Shortly after, he was invited to visit the university he attended in Indiana, holding a storytelling embroidery workshop for refugee children. The children were encouraged to work through their memories and traumas using needle and thread.
“I have some children saying stitching really calms them down and they do it before going to bed. Embroidery may not be an answer for everybody, but for some, it is a real therapy. You don’t need to tell your pain verbally if you don’t want to,” Jakkai explains.
“Embroidery is repetitive. You go up and down. To me it’s kind of meditative. I cannot really meditate. But through stitching, I understand mindfulness and appreciate having it.”
When his beloved mother passed away, Jakkai did what he knew: created artwork using her old clothes.
“Clothes are tactile,” he points out. “They give you a sense of connection with their owners, a special kind of warmth and something to help you cope with grief and loss.”
When his friends went through similar feelings of loss, the textile artist helped them to create something from the clothes of their loved ones.
“At my age, many of my friends are losing their spouses or parents,” Jakkai explains. ”It’s very personal. Each of them has their own way to cope with grief and loss.”
With his mother’s passing, the veteran artist found himself reflecting on his mother’s words. Since he was a child, she had worked to help the less fortunate through her charities and foundations.
“She would always teach me that since we have comparatively more opportunities and resources, we are therefore obliged to contribute to society as much as we can,” he recounts. “I think all those factors have shaped me into what I am today.”
As if to drive the point home, his next watershed moment would come in 2018, when then-Thai Ambassador to Mozambique, H.E. Russ Jalichandra, invited him to create a piece for the Royal Thai Embassy in Maputo.
There, he spent time speaking with locals and exploring the nearby shantytown. Having received most of their everyday clothes through humanitarian aid, the nearby communities had plenty of local seamstresses who found work adjusting and mending second-hand clothes.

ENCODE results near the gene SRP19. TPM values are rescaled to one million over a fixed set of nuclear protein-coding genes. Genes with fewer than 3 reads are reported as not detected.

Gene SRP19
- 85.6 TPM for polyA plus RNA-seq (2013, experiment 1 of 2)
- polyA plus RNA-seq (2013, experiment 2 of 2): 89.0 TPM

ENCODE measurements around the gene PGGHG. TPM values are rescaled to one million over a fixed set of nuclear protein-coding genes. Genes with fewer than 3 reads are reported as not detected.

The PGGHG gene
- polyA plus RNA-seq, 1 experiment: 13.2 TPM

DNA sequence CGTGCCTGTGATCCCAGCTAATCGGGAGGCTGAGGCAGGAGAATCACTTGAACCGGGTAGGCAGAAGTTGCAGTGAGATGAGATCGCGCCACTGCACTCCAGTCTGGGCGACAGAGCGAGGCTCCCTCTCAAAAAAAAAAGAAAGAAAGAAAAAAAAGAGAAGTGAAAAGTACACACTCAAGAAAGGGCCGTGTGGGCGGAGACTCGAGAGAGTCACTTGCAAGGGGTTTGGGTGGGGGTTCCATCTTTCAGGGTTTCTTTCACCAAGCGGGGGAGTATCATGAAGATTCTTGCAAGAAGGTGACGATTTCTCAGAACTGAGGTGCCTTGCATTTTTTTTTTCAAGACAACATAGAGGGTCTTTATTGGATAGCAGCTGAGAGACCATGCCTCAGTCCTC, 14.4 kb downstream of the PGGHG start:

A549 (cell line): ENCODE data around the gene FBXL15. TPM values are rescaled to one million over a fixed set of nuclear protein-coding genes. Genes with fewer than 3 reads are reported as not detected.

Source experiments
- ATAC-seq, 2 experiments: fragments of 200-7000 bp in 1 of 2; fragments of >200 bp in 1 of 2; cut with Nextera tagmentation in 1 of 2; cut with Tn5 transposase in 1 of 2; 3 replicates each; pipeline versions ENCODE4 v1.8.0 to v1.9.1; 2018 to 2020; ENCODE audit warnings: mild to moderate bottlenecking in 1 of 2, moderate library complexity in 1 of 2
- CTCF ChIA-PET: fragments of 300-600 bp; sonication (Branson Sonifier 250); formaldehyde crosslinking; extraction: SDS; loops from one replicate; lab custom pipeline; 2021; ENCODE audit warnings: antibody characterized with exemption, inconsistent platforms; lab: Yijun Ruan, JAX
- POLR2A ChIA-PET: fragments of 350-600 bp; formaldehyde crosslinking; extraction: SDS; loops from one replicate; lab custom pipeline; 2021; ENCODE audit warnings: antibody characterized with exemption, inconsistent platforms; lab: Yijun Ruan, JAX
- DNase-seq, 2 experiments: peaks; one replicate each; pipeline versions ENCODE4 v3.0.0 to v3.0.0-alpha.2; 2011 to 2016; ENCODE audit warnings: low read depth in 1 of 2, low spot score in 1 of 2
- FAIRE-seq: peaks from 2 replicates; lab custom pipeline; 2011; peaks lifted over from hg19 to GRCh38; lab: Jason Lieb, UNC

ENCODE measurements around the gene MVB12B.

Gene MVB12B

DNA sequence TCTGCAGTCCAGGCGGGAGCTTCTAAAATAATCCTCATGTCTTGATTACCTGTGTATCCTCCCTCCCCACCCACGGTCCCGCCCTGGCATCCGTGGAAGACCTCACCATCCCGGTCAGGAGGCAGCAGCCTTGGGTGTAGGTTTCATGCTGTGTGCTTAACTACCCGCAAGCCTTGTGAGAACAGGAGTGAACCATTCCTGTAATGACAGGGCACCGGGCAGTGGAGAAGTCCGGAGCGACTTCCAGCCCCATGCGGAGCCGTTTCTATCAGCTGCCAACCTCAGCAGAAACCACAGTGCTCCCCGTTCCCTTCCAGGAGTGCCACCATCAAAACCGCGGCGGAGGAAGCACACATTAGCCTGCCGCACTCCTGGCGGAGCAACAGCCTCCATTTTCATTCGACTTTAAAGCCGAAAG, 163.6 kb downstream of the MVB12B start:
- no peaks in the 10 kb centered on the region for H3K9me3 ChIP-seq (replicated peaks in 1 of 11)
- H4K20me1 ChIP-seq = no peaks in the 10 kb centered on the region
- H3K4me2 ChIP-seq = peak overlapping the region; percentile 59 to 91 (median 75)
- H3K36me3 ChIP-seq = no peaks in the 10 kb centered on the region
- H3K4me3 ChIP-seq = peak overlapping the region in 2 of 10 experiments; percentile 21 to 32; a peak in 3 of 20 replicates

Jakkai decided to hire the local seamstresses—many of whom were the wives of embassy chauffeurs—to assist him on the project. What touched him was that their husbands would also come to help at the end of their shift.
“These are the people who have zero experience with art. It was fantastic and heartwarming. I have never felt anything like that before,” he recalls.
After three weeks working with local Mozambicans, Jakkai said he came back to Thailand with a new perspective.
Like many other artists, Jakkai has experienced postponements and cancellations during the COVID-19 pandemic. However, he sees it as the most productive period in his career and an opportunity to pursue another project.
To help a marginalised community in the upper northern province of Phayao, Jakkai started Phayao a Porter, which hires local seamstresses to produce embroidered pieces for sale. Thirty percent of the proceeds are funneled back into the community, in addition to fair wages paid to its workers—something they had never received before.
“I went there and saw how much they received for their work. They were paid less than 10 Baht for making one pair of pants. That’s not right. It’s not a fair rate,” the artist declares.
As he turns his attention to more fulfilling, collaborative projects, Jakkai’s views and priorities have changed a lot since his younger days.
“It really comes with age,” he says, smiling as he reflects on his earlier, ambitious mindset, where he often sought validation by comparing his success with other artists’.
“I now realize that each individual’s journey is only specific to that person and that they cannot be compared. And I would not trade my life for anyone else’s regardless of their wealth or successes.“
The most important thing is you have to accept yourself and be grateful for it. It’s one of the most difficult things to do. If you can do it while still young, that’s great.”